And while this terrorism on children just trying to get an education needs to be addressed as the criminal behavior it is, there is also a toxicity coursing through our classrooms that is much more subtle. Sneaky even. The moments seem benign: a well intentioned teacher lectures students for 30 minutes while giving multiple prompts for students to stay silent and listen, a class of students sits quietly completing packets of work for days on end, a teacher laughs along with students when they mock irrelevant curriculum, a teacher calmly says ‘quiet down’ more than anything else in a day’s lesson. But these moments only seem benign until you look closer. These moments, wrapped in deeply internalized bias, compound in one clear message to students: you are meant to be kept silent and under control.

This manifestation of bias is not unique to teachers, very few of whom ever set out to intentionally hold students back. Teachers enter the profession to help students-not hurt them- which begs the question of why these subtle instances of unintentional harm are so prevalent in our classrooms.

Our society has this message of control woven into its very fabric. It is the subtle smog of racism and classism that we all breathe so deeply each day; it only makes tragic yet logical sense that it rears its ugly head in the urban education system. With this ethos all around us, well meaning educators are told that the best classroom is the one where the teacher is firmly in command of her students. Armed with this belief, hard working and deeply caring teachers try their best to create a classroom where all of their students are “under control.” Think about it: how many times have you heard someone say, “He is such a great teacher. His classroom is under control”? If you work in a school where most students are low-income students of color, you probably lost count a long time ago.

This ever-present, nicely packaged control over students in our schools points to the deepest damage that needs to be repaired in our students, the real harm that needs to be healed.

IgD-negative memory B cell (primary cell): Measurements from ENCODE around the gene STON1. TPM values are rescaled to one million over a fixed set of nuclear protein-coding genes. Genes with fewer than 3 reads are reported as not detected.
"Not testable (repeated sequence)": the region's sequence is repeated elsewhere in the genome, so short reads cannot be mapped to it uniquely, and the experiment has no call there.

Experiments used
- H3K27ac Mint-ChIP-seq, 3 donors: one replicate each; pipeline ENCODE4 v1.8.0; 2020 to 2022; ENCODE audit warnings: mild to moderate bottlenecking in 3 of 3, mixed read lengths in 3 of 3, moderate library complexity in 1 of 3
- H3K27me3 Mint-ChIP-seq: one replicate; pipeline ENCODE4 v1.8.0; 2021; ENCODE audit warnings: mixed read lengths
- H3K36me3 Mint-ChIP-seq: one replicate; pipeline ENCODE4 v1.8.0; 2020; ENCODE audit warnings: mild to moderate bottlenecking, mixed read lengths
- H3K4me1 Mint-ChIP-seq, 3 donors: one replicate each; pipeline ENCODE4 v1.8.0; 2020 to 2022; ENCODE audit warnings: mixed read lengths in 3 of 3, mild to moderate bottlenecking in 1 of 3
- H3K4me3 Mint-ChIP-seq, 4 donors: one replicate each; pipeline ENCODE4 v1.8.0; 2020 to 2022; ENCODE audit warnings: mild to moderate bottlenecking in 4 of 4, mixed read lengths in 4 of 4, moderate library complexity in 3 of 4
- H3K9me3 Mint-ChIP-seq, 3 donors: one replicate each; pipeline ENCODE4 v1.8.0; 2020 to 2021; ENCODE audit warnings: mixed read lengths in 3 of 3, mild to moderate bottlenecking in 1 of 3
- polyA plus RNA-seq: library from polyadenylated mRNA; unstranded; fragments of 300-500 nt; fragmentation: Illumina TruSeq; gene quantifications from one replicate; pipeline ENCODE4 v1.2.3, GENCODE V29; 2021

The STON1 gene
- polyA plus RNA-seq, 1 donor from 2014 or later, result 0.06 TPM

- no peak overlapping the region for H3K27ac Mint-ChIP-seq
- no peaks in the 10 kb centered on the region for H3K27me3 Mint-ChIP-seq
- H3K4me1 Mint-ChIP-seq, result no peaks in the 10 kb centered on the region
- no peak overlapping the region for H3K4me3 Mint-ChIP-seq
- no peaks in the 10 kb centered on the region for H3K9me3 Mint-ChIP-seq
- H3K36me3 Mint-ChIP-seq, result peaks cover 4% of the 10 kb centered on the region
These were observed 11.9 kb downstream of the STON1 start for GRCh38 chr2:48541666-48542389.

We need to restore our students’ sense of academic identity. We need to restore the belief that they are valuable intellectual contributors worthy of respect. We need to restore the knowledge that our students grow when they are in control, not when they are under control. It is time to restore what is really lost. It is time to restore the power of the leaders sitting right in front of us every day.

This is why our organization, Restorative Practices in Action, exists. We bring exceptional educators together to disrupt the toxic message that low-income students should be kept under control. We work to show the world what is possible when students are empowered as brilliant leaders in academic space. And part of that work is to share our stories, our struggles, and our successes with our students.

Our blog will focus on this process of restoration. It will focus on teachers who restore the leadership of their students with their students. It will invite educators to share their unique journeys as they shift the power back to their students in the classroom. It will bring in the voices of educators, community leaders, and students who seek to build a new vision of student leadership with each other.

I hope you join us for the journey and walk alongside us as we all re-envision and restore what is possible with student voice, ownership, and empowerment in the classroom.

We work to show the world what is possible when students are empowered as brilliant leaders in academic space.